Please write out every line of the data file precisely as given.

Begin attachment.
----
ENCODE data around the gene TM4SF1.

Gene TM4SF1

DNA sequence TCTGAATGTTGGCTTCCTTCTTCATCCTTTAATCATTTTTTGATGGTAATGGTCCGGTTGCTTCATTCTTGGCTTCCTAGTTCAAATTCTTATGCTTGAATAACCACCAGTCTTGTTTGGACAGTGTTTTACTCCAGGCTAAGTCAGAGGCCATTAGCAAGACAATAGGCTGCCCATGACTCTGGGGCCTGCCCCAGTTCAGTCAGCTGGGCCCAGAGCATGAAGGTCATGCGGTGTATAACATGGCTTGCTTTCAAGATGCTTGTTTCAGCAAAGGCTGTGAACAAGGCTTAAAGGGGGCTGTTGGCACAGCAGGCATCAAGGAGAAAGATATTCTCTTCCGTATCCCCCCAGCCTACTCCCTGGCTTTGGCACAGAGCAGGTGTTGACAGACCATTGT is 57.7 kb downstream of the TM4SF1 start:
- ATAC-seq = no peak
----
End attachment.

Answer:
ENCODE data around the gene TM4SF1.

Gene TM4SF1

DNA sequence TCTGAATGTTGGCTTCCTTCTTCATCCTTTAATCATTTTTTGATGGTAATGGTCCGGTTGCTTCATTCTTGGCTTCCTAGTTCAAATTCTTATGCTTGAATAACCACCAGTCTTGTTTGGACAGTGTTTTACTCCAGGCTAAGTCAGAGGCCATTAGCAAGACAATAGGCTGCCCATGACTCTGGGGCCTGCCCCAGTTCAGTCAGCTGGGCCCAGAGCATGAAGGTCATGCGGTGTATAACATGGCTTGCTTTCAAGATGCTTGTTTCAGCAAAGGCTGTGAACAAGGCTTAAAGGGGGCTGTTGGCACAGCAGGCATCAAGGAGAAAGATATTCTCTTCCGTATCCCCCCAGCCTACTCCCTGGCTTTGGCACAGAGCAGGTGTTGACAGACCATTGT is 57.7 kb downstream of the TM4SF1 start:
- ATAC-seq = no peak